May 25, 2010 / 5:05 PM / 8 years ago

Chad hunger overshadowed by Niger food crisis - UN

* Only $2 million raised for Chad so far

* Food shortages already prompting migrations

By Moumine Ngarmbassa

MAO, Chad, May 25 (Reuters) - Relief efforts for two million people facing food shortages in Chad are suffering because donors are concentrating aid on neighbouring Niger, a United Nations agency warned on Tuesday.

Niger is seen at the centre of a looming food crisis in the Sahel, the strip of land stretching across the south of the Sahara where some 10 million people are facing hunger in coming months because of poor rains last year.

But the U.N.’s Food and Agriculture Organisation (FAO) sounded an alarm that Chad, which along with its neighbour is one of the world’s poorest nations, was being overlooked.

“Donors are afraid of a repetition of the 2005 food crisis in Niger, when many people starved to death,” Fatouma Seid, the FAO’s emergency operations expert, said in a statement.

“In comparison, there’s less awareness of what’s happening in Chad, although the situation there is just as critical.”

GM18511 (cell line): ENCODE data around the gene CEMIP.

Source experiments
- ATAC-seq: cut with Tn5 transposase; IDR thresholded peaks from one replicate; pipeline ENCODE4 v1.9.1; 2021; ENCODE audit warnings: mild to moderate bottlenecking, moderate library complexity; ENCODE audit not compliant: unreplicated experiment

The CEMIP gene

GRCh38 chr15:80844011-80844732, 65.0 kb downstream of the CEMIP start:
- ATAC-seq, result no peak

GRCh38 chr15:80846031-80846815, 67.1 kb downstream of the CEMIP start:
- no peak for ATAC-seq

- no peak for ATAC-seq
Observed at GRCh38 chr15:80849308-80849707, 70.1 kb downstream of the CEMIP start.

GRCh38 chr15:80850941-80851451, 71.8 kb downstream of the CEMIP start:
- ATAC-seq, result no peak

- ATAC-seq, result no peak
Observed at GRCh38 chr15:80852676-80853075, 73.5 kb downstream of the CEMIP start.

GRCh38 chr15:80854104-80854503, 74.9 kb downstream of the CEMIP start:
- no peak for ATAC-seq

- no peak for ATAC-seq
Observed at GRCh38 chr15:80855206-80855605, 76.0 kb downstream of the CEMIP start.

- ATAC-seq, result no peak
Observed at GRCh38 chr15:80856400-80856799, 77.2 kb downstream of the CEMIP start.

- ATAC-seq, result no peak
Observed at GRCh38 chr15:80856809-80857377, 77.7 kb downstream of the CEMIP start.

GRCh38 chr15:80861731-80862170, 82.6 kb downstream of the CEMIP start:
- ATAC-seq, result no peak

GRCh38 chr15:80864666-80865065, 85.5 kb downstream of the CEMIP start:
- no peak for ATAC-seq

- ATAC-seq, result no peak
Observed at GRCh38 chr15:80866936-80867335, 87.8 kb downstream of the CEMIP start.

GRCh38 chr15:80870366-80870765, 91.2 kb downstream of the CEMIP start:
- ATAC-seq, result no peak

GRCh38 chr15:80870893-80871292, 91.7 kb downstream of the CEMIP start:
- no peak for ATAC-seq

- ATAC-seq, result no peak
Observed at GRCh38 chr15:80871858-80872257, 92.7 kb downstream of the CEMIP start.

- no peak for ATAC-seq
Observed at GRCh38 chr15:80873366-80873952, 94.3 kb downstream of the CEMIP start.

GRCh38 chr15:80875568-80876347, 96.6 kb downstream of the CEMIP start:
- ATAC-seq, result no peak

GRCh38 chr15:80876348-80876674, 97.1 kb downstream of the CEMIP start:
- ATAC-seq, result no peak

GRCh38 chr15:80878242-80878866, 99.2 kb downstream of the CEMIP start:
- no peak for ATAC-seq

The FAO has only raised $2 million of the $11.8 million it requested last November for operations in Chad, Seid said. By contrast over $60 million of aid has been raised for Niger.

The Sahel repeatedly falls prey to food shortages and often full-blown famines. Poor rains and infestations last year have slashed food production and the amount of fodder available for animals.

U.N. aid chief John Holmes was in Chad on Tuesday and visited some of the areas hit hardest by the crisis. The visit follows a similar trip to Niger in April.

“What I can do is to talk to donors and ask them to increase their support for these operations because the situation in this region of the country is serious and could become worse if we don’t act on time,” Holmes said in the western town of Mao.

Many people in Chad have already used up their stores of grain, and men have been leaving northwestern regions to seek work elsewhere in the country to provide for their families.

UNICEF, the U.N.’s agency for children, has warned that over 100,000 children between six and 59 months old will need treatment for severe malnutrition.

“As always, children will be the first ones to suffer and, if nothing is done, they will be the first to die,” UNICEF said in a report on Chad released earlier this month.

Elsewhere shortages are prompting migrations, with hundreds of people from Niger having arrived in the northern Nigerian city of Katsina in recent days, many of them women surrounded with children who are begging in the streets for food. (Additional reporting by George Fominyen in Dakar and Sahabi Yahaya in Kaduna; writing by David Lewis; editing by Michael Taylor)

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